BIKES YOU’VE NEVER SEEN BEFORE: HERCULES WANKEL 502 ROTARY
Felix Wankel (born 1902 in Lahr, Germany) had the vision for his remarkable rotary engine at the age of 17 and began working on prototypes 5 years later. He gained his first patent for his engine in 1929. It wasn’t until 1957, working in conjunction with NSU, that he had a fully functional rotary engine prototype, and immediately began licensing the engine, which had many theoretical advantages over a typical piston motor. The first motorcycle applications for this promising engine appeared shortly after the first rotary-powered automobiles, the Mazda Cosmo and NSU Spider were introduced in 1964.
A rotary engine has no piston chugging up and down. Instead a rounded triangular rotor spins around a shaft through the crankshaft’s hollow barrel. Fuel and air are pumped into the spaces between the rotor and the rapid expansion of combustion spins the rotor’s rapid expansion of exploding gases—which turns the rotor, thus generating power. Think of the rotor as though it is a piston with fewer parts and spinning instead of circulating up and down. The most famous rotary engine was the 1978 to 2002 Mazda RX-7.
The first two-wheeled mass-production of the Wankel engine was the ‘Hercules’ W-2000 of 1974, with a 294cc air-cooled engine, with a single-rotor, which had previously been used in a snowmobile. The prototype machine used a BMW R26 gearbox and shaft drive, but production W-2000s used a 5-speed gearbox and chain final drive.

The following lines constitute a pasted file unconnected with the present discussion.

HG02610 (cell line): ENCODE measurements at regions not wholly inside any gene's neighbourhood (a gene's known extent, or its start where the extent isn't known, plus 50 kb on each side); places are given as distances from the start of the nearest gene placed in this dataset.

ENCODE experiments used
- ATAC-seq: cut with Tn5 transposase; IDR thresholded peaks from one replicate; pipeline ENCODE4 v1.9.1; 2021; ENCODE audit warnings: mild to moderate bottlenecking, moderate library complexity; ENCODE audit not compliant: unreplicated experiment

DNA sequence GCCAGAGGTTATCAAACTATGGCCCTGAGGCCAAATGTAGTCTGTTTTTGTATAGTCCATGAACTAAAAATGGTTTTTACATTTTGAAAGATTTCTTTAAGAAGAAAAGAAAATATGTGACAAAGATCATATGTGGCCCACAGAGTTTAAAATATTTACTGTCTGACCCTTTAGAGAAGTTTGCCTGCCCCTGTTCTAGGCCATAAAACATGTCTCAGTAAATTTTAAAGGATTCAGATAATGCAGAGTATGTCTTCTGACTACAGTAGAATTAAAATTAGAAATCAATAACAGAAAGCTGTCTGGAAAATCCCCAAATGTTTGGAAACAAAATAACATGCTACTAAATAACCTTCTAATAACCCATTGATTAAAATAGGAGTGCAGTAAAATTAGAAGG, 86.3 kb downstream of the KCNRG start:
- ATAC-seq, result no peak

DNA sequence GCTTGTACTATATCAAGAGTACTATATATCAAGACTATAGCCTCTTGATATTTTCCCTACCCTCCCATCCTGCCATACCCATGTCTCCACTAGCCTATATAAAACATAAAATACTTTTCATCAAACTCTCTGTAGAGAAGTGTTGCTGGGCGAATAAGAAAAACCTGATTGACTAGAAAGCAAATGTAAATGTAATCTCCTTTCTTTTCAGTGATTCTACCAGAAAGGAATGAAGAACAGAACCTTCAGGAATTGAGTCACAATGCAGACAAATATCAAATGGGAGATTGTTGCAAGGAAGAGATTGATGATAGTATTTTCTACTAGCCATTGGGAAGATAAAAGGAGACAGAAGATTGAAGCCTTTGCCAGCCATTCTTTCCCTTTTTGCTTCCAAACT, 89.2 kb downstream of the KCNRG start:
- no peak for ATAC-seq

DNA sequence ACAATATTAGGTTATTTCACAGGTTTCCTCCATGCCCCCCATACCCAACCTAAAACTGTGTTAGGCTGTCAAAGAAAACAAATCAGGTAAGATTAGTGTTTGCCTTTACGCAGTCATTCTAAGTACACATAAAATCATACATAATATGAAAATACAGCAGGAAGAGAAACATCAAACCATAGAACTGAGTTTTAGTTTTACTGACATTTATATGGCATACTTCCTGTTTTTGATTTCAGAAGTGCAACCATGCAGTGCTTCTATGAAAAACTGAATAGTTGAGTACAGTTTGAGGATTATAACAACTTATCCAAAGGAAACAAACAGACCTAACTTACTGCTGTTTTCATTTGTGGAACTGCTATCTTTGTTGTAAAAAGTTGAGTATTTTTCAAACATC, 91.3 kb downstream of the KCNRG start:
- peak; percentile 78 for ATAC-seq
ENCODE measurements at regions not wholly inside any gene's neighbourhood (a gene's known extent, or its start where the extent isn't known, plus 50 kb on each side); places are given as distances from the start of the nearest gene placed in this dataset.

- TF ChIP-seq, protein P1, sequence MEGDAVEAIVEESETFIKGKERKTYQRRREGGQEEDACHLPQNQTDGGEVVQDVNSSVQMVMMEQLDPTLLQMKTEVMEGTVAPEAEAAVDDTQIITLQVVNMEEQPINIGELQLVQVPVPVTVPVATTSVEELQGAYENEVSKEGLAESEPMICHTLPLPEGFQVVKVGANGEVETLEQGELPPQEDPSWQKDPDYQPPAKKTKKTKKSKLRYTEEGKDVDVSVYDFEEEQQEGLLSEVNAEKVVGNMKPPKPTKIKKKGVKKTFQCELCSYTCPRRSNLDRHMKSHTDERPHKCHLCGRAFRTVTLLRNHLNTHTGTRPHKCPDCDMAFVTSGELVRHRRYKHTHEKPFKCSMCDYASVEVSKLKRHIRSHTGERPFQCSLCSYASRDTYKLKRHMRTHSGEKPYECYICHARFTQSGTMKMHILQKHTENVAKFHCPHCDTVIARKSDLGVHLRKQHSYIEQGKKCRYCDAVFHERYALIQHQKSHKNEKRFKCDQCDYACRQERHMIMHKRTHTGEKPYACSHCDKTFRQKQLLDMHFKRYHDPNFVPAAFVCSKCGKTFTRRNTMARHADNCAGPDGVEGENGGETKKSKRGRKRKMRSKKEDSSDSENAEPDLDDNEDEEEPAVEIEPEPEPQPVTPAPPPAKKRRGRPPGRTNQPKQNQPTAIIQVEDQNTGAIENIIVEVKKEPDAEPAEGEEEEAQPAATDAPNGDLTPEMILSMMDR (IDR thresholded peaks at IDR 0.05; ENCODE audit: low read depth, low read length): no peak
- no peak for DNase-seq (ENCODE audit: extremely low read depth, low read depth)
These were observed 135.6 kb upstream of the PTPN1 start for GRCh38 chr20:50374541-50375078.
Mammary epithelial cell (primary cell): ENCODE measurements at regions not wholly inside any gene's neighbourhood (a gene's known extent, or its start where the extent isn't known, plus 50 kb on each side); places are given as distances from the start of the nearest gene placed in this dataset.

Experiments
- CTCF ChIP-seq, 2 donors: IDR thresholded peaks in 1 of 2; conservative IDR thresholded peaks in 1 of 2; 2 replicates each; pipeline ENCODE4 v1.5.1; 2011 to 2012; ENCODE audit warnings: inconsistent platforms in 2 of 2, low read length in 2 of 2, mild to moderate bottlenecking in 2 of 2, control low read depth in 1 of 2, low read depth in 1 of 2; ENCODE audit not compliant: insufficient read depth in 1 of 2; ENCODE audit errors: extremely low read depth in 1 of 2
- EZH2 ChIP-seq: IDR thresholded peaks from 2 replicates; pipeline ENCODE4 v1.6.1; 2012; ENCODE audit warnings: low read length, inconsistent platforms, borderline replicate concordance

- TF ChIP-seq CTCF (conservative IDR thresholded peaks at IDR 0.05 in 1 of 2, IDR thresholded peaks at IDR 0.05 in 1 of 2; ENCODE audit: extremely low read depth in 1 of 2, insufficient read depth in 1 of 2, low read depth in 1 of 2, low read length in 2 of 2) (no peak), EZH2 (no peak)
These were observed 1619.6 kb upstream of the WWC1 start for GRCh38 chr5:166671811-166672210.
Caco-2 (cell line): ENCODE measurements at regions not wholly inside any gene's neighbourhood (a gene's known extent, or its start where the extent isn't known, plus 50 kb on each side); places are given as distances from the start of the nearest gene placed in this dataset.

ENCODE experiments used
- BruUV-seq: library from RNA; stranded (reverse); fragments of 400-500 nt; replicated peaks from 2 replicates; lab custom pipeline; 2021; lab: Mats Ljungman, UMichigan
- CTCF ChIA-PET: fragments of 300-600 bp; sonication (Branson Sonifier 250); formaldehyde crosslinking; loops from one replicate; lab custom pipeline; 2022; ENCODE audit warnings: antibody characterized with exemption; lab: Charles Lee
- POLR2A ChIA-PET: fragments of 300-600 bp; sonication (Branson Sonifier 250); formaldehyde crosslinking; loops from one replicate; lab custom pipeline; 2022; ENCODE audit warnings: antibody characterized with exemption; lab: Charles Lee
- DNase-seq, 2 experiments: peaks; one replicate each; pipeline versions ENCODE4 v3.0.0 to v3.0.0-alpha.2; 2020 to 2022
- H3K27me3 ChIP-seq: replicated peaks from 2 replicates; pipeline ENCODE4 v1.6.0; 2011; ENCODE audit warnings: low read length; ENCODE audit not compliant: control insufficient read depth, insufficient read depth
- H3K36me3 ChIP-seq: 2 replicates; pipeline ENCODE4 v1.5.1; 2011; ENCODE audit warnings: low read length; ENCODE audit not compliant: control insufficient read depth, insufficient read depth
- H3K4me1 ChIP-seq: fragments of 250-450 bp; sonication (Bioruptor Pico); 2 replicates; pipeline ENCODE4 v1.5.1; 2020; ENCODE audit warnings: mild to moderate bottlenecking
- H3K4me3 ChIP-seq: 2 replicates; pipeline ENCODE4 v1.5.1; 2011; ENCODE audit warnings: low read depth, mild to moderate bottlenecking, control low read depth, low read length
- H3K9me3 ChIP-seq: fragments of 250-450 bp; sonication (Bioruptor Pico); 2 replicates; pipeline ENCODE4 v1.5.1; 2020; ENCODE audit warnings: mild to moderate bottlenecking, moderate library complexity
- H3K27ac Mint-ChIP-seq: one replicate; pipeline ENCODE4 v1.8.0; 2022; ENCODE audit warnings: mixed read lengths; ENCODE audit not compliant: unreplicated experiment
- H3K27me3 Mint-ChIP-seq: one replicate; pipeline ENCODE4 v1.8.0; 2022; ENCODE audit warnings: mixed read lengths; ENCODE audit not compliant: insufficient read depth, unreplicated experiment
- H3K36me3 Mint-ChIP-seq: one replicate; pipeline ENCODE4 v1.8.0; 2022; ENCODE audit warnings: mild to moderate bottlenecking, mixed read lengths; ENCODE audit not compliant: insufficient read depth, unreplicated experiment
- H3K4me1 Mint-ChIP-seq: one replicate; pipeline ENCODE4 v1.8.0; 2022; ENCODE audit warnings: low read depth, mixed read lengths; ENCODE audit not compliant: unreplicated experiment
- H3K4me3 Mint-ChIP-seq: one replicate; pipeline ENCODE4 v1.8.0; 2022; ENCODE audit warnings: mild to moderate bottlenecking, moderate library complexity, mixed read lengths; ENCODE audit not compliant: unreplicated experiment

The 1974 to 1976 Suzuki RE-5 Water Buffalo also used a Wankel engine (although the design was change over the years to the point that very little of it owed allegiance to Felix Wankel).
The Hercules was the first production motorcycle using a Wankel motor. The first models used a two-stroke mix in the gasoline to lubricate the engine, which was later upgraded to an oil injector. About 1800 were sold under both Hercules and DKW badges between 1974 to 1976. In 1977 they sold all their production tooling to Norton.
Hercules built a few off-road Wankel-engined motocrosser, for the ISDT and for their US importer Penton Motors. A few of these showed up in the USA, but they are very rare. The crankshaft was mounted nearly vertical, presumably to give a shorter wheelbase and better cooling, and while the engine might look like a traditional two-stroke, a close look reveals that it is a Wankel.
A rare limited-production Hercules Wankel MX bike, as sold through US distributor Penton Motors circa 1975.
Photos: Paul d’Orléans, Paul Roach